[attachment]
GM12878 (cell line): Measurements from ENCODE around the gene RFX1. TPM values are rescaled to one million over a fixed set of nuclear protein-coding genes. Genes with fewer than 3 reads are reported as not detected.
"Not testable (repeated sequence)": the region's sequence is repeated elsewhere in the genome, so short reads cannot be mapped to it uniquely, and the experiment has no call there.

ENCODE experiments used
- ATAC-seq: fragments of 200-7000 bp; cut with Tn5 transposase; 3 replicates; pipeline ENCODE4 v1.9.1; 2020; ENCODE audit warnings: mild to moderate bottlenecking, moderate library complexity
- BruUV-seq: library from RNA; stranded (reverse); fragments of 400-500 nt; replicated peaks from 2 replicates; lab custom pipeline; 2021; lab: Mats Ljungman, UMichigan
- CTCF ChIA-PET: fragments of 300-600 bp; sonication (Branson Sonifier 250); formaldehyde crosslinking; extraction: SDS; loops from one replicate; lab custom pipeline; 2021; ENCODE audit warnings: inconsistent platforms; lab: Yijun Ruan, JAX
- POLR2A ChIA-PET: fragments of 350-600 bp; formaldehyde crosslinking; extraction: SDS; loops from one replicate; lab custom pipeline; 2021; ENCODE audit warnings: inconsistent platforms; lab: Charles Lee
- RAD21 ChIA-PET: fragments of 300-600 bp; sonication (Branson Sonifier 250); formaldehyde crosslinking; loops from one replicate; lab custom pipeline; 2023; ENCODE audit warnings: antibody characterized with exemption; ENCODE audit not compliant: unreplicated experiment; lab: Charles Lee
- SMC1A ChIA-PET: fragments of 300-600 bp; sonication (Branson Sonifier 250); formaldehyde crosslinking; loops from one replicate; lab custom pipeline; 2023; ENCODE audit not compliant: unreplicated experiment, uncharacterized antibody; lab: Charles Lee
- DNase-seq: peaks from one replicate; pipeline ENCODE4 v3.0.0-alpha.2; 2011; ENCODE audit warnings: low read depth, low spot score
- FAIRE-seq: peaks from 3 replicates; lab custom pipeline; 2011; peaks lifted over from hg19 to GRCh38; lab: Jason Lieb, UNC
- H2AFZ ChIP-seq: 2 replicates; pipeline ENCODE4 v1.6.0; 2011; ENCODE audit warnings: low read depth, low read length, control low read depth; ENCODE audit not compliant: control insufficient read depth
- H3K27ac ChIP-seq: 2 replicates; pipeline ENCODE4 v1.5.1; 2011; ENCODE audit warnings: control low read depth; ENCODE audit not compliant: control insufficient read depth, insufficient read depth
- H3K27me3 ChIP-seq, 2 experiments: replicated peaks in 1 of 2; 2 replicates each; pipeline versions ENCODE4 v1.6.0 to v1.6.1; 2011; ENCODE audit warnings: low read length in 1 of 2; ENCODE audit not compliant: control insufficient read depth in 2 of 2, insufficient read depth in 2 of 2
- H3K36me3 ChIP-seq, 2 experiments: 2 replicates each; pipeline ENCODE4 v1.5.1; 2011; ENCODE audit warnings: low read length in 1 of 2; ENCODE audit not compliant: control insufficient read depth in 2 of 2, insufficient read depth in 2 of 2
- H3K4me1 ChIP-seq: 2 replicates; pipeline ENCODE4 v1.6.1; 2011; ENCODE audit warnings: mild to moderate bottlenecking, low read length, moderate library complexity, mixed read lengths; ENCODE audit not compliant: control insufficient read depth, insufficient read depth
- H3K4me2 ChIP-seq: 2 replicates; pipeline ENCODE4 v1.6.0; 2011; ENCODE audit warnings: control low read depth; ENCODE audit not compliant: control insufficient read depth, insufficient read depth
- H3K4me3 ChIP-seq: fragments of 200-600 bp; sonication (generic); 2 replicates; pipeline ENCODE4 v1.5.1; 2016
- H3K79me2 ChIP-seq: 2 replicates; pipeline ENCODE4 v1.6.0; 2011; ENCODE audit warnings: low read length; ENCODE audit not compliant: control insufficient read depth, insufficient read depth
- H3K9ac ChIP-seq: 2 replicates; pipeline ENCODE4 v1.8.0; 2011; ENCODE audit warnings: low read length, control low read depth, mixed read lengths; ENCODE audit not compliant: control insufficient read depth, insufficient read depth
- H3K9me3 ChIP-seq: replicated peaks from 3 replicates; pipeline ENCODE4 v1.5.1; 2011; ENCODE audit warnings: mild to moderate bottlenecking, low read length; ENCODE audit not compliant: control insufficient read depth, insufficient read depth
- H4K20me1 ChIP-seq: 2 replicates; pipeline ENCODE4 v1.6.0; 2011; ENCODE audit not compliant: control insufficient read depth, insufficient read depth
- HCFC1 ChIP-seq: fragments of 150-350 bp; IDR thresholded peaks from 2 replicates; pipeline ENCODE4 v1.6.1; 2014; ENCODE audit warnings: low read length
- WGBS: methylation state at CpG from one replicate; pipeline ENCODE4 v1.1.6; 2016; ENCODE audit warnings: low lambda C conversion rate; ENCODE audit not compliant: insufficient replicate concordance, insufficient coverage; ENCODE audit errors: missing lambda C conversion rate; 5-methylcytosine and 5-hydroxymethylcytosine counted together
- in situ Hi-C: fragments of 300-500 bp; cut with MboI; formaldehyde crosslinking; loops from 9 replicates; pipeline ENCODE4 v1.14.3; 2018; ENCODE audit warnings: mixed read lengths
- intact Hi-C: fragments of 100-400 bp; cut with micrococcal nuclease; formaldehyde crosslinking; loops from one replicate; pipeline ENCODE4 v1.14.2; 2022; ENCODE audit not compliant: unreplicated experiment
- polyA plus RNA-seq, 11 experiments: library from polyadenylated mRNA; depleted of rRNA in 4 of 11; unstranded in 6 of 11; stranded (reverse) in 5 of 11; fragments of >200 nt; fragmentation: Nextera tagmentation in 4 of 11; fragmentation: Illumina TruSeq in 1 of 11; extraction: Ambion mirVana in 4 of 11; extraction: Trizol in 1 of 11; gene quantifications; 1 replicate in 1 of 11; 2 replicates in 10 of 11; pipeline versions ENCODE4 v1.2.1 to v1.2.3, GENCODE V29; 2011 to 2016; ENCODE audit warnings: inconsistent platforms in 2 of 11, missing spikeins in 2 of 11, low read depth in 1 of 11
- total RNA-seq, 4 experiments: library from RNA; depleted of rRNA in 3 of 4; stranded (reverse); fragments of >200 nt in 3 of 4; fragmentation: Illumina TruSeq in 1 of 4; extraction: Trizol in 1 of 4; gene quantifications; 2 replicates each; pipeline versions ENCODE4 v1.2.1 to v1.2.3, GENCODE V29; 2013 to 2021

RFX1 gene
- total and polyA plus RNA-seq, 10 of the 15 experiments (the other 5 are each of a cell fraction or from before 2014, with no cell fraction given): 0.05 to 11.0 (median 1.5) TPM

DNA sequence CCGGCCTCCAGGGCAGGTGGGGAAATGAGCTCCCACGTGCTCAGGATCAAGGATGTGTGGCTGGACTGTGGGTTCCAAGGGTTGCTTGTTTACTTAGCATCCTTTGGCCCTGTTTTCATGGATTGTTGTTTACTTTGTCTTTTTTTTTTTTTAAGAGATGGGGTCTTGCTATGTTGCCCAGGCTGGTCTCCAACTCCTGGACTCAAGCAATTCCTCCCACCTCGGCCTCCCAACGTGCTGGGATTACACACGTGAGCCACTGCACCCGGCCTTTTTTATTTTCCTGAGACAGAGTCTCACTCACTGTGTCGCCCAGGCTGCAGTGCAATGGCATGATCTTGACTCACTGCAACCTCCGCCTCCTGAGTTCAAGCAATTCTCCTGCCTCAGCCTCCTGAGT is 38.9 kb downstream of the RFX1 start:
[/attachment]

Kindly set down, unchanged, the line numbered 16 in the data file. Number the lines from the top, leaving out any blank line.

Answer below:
- H3K4me1 ChIP-seq: 2 replicates; pipeline ENCODE4 v1.6.1; 2011; ENCODE audit warnings: mild to moderate bottlenecking, low read length, moderate library complexity, mixed read lengths; ENCODE audit not compliant: control insufficient read depth, insufficient read depth